Brains, Machines And Crops - A Taste Of The Future 1

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13th November 2009, 09:51pm - Views: 610





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The Tall Poppy is a metaphor for excellence and endeavour and symbolises Australia’s pride in its outstanding achievers.

ABN 71 000 025 507






Brains, machines and crops – a taste of the future

13 November 2009 

<Embargoed until 5.00pm Monday 16 November>

2009 QLD Young Tall Poppies of science announced today


Research to create more productive crops, visually aware machines, have fewer people dying of malaria and

better understand the workings of our own brains. 


Winners of the prestigious 2009 Young Tall Poppy Science Awards for Queensland will be announced on

Monday 16 November.


The future of scientific research in Queensland is looking bright with five young researchers being recognised

for their outstanding work and a passion for communicating science to the wider community. 


These young scientists will give their time next year reaching out to teachers, school students, their parents

and the broader community around Queensland and across Australia as part of the Tall Poppy Campaign run

by the Australian Institute of Policy and Science www.aips.net.au .


“The Young Tall Poppy Science Awards recognise early career researchers who have achieved significant

scientific milestones,” says Australian Institute of Policy and Science Executive Director, Elektra Spathopoulos.


“The winners represent the brightest researchers investigating the important issues that benefit all Australians

and the world such as improved health treatments and finding solutions to today’s human, social and

environmental problems,” she adds.  


With increased public debate on science issues and policy, and still decreasing enrolments in senior high

school science and maths, the need to inspire young people about science and educating the wider community

has never been more important. 


“The Awardees are passionate about the need to be role models to encourage youth to think seriously about

pursuing science in senior school, and into their tertiary education,” Spathopoulos explains.


“They will also be given opportunities to empower and inform policy makers and enlighten the next generation

about the diversity and rewards that come with a career in science,” adds Spathopoulos. “In the next year we

hope to engage the public in understanding the science that affects their community.”


In the ten years since The Tall Poppy Campaign began, numerous former Young Tall Poppy Science Award

winners have continued to excel, winning more senior science awards, including Eureka Prizes, Prime

Minister’s Prizes for Science and NSW Scientist of the Year prizes. 


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PO Box M145, Missenden Rd NSW 2050; T: +61 2 9351 0819 :F: +61 2 9351 0758 E: info@aips.net.auwww.aips.net.au 




The Tall Poppy is a metaphor for excellence and endeavour and symbolises Australia’s pride in its outstanding achievers.

ABN 71 000 025 507








The Queensland Young Tall Poppy Awards and Campaign are supported by Griffith University and the

University of Queensland. The Young Tall Poppy of the Year for Queensland prize is also supported by the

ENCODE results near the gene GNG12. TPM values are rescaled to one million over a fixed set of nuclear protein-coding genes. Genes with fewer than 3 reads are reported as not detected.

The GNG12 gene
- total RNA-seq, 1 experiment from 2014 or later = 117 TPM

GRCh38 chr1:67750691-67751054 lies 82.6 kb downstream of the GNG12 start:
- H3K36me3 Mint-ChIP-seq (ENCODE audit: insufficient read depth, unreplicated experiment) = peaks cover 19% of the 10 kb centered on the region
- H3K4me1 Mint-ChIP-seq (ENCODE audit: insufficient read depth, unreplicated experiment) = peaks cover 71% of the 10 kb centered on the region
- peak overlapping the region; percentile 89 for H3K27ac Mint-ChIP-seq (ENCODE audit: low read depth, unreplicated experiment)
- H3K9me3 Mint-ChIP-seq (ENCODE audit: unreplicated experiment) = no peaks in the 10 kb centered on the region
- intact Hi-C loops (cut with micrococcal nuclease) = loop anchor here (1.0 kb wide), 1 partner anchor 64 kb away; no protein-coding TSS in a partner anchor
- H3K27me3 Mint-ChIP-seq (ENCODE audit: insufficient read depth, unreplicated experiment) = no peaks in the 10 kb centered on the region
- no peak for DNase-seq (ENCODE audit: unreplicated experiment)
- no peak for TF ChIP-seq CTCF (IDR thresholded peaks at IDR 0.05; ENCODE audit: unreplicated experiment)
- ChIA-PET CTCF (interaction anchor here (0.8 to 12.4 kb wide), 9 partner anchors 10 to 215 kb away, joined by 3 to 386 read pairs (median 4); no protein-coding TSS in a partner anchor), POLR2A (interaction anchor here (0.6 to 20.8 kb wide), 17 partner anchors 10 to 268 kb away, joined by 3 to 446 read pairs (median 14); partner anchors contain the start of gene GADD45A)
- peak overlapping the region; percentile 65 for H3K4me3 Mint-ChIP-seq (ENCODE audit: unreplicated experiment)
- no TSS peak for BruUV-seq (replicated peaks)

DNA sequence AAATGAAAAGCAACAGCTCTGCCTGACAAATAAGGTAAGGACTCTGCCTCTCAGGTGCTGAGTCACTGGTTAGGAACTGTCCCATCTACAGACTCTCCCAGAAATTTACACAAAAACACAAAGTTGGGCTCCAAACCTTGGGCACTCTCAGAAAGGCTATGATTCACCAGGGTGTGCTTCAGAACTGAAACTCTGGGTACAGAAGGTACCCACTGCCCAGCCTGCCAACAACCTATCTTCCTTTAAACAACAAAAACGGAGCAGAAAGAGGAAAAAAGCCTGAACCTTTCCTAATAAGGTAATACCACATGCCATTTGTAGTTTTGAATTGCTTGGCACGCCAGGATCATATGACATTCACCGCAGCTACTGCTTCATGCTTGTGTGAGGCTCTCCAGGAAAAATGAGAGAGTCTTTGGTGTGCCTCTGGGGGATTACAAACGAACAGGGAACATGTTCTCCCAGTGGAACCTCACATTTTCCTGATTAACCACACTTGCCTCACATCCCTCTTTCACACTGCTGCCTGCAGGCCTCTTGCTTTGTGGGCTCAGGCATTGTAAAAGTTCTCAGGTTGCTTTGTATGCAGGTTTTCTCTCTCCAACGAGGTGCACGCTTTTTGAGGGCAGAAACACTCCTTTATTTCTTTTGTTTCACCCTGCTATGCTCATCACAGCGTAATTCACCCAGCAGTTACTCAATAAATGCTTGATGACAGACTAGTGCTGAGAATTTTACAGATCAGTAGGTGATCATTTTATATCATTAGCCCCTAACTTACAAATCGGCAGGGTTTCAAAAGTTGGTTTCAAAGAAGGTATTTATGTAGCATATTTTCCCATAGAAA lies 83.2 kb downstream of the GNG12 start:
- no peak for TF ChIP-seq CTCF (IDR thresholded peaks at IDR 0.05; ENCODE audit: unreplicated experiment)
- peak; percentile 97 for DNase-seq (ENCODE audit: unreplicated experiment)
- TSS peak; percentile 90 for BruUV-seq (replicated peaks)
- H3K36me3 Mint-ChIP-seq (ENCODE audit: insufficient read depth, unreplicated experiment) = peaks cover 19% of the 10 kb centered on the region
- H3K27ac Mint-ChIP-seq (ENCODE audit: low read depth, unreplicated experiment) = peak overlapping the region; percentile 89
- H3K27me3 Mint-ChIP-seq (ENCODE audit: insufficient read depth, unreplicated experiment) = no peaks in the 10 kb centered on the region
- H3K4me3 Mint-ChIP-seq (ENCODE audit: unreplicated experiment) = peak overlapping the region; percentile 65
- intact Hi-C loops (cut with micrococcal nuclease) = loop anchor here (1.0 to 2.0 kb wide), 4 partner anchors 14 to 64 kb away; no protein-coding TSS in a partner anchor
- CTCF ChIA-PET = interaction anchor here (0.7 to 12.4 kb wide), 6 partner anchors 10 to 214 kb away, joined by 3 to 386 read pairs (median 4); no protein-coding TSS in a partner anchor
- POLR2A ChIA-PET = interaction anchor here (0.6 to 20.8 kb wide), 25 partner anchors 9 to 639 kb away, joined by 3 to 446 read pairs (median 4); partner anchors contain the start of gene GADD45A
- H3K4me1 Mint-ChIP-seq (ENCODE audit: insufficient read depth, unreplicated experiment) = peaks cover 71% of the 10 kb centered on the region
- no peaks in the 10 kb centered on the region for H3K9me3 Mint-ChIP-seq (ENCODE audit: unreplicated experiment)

Queensland Institute of Medical Research and the Queensland University of Technology.  National seed

funding for expanding the Tall Poppy Campaign to Queensland is from the Department of Health and Ageing. 


The 2009 Queensland Young Tall Poppy Science Awards will be presented by Queensland Chief Scientist,

Professor Peter Andrews AO.  The Queensland Young Tall Poppy of the Year prize will also be announced from

among the winners on the night. 


Media welcome to attend or arrange prior interviews:


Monday 16 November 

5.00pm – 6.00pm (Awards ceremony)

6.00pm – 7.00pm (Reception) 

Customs House, Queen St, Brisbane


To attend the Awards, more information, images or to arrange interviews with winners or footage:


Camille Thomson, NSW Campaign Manager – M: 0413 694 641


For further comment on the Tall Poppy Campaign, or interviews with VIPs:


Elektra Spathopoulos, Executive Director AIPS and the Tall Poppy Campaign – M: 0422 204 790


AWARD WINNERS… 


Dr David Copland, The University of Queensland

Speech Pathology, Cognitive Neuroscience, Neurolinguistics

David’s research is attempting to discover how the brain recovers the ability to communicate after

serious injury. 


Dr Brett Ferguson, The University of Queensland

Legume Nodulation and Nitrogen Fixation

Brett investigates the signaling interactions required for “legume nodulation” at the Australian

Research Council Centre of Excellence for Integrative Legume Research. 


Dr Clinton Fookes, Queensland University of Technology

Computer Vision and Pattern Recognition

Clinton is work to create machines that can gather information from visual sources, making them

“see”


Dr Alberto Pinzon-Charry, Queensland Institute of Medical Research

Immunology of Malaria and Vaccine Development

Alberto’s work proposes that the use of whole parasites in vaccines will lead to the creation of a

cheaper, more effective vaccine for Malaria


Dr Michael Piper, The University of Queensland

Neural stem cell differentiation

Michael’s research aims to identify how the brain develops from a simple sheet of stem cells

within the embryo. 








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